5 Tips For Teaching Kids About Money

According to the AICPA, kids are earning $30 per week on average, but only 3% are saving their money.

It’s one of the most important skills for success in adulthood, but financial literacy is often not taught in school.

That means it’s on parents and caregivers to help kids learn to save and manage their money effectively, even if they were not taught it themselves.

And research shows that parents could use some tips for teaching their children how to save their money.

A recent study published by the American Institute of CPA’s found that kids are spending an average of 5 hours per week on chores and earning an average of $30 per week in allowance (about $1500 per year).

But just 3% of parents reported that their kids save their allowance. The study found that instead kids are spending their money on social events, digital devices, downloads, and toys.he American Institute of CPA

With at least one study suggesting that kids’ money habits are formed by age 7, it’s crucial that parents have the knowledge they need to teach their kids about financial responsiblity.CPA).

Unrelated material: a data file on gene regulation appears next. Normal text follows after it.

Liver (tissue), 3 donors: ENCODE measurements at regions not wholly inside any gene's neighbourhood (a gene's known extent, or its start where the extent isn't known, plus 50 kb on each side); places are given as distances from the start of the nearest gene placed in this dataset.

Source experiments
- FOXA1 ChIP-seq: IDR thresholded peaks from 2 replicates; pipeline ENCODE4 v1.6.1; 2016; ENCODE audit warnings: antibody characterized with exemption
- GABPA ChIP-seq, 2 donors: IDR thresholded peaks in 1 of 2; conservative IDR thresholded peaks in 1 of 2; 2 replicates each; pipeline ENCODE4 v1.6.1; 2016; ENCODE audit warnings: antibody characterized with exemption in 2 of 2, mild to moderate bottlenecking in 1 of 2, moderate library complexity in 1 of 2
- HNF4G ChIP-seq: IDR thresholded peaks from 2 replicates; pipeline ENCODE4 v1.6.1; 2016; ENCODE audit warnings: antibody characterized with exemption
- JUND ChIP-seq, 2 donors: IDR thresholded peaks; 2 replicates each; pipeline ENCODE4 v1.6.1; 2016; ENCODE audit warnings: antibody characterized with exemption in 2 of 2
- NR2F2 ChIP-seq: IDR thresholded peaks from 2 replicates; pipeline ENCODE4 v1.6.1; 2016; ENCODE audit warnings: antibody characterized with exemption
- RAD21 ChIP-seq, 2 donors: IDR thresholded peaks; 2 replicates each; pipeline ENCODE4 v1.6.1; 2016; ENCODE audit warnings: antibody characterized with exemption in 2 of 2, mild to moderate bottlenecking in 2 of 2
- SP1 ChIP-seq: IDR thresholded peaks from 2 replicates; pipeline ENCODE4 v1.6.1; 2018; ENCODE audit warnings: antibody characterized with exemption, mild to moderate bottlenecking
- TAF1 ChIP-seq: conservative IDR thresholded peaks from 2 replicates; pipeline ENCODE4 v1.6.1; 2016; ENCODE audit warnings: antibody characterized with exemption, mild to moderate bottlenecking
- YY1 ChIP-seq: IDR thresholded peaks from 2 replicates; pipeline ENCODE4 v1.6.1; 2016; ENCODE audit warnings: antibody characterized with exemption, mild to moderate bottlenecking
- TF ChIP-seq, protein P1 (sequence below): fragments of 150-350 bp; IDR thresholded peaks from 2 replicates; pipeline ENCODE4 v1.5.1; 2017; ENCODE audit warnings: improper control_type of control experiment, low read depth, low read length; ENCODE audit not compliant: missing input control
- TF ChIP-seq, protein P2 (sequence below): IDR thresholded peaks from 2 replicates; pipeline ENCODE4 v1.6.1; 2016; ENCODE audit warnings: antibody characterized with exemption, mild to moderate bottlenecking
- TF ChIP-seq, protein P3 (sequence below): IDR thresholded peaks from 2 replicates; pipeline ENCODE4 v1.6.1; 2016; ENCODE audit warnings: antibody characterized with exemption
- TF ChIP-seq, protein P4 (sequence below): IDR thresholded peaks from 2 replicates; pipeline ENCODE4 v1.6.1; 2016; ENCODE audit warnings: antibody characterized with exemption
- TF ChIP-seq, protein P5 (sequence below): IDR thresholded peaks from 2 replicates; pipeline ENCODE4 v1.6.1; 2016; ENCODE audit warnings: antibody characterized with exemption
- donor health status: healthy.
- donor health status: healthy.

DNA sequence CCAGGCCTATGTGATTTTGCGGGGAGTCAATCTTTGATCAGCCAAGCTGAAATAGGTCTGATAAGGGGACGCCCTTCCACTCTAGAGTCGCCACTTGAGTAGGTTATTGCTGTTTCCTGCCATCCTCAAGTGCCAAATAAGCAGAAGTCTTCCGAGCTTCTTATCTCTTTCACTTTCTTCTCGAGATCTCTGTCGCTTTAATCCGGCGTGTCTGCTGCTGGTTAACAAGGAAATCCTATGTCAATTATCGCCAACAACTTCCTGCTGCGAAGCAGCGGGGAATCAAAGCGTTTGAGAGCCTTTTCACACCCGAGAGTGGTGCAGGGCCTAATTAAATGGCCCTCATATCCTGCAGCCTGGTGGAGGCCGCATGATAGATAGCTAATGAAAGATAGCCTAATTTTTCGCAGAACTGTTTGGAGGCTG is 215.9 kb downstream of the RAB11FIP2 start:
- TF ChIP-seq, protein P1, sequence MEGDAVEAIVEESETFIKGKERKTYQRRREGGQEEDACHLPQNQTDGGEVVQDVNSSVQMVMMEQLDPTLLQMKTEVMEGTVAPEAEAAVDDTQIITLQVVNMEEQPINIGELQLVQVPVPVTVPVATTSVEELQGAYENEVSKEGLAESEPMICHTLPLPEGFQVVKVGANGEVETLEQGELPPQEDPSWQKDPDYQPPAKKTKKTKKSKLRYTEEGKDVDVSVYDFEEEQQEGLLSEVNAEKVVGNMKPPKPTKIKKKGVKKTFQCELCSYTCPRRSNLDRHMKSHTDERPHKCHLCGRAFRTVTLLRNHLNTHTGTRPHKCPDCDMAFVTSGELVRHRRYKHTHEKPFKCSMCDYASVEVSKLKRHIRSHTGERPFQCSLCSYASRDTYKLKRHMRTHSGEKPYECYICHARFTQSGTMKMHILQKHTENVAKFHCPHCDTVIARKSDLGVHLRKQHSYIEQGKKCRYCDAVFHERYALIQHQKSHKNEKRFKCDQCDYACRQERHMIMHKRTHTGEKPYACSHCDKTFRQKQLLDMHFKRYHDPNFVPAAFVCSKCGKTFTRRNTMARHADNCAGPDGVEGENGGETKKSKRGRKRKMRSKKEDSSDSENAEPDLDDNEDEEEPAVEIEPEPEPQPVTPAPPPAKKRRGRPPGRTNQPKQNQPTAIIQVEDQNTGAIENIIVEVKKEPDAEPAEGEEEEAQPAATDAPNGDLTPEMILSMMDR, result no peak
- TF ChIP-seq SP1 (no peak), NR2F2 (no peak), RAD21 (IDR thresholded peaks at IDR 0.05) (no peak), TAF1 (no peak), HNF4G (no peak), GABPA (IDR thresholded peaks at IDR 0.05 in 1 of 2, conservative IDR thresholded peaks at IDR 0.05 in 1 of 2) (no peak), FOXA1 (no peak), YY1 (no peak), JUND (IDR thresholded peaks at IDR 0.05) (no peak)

The AICPA officials offers the following advice for parents:

1. Start Early

“Once your child expresses a want, discuss the foundations for budgeting– delayed gratification and saving for a goal. Give them small jobs to earn their own money to pay for toys or other wants and help them see their efforts grow with a chart on the fridge showing the progress they are making towards their goal.” – Jaleigh White, CPA member of the AICPA Financial Literacy Commission

Dave Ramsey stresses that kids should not be given money for nothing. Rather, parents should give allowance based on extra chores they do around the house. This will help them understand that money is earned, not just given. (Check out his Financial Peace Jr. Kit.)

Just google “age-appropriate chores,” and you’ll find lots of ideas for how to encourage your kids to help out around the house. Here are some ideas:

2. Set Clear Parameters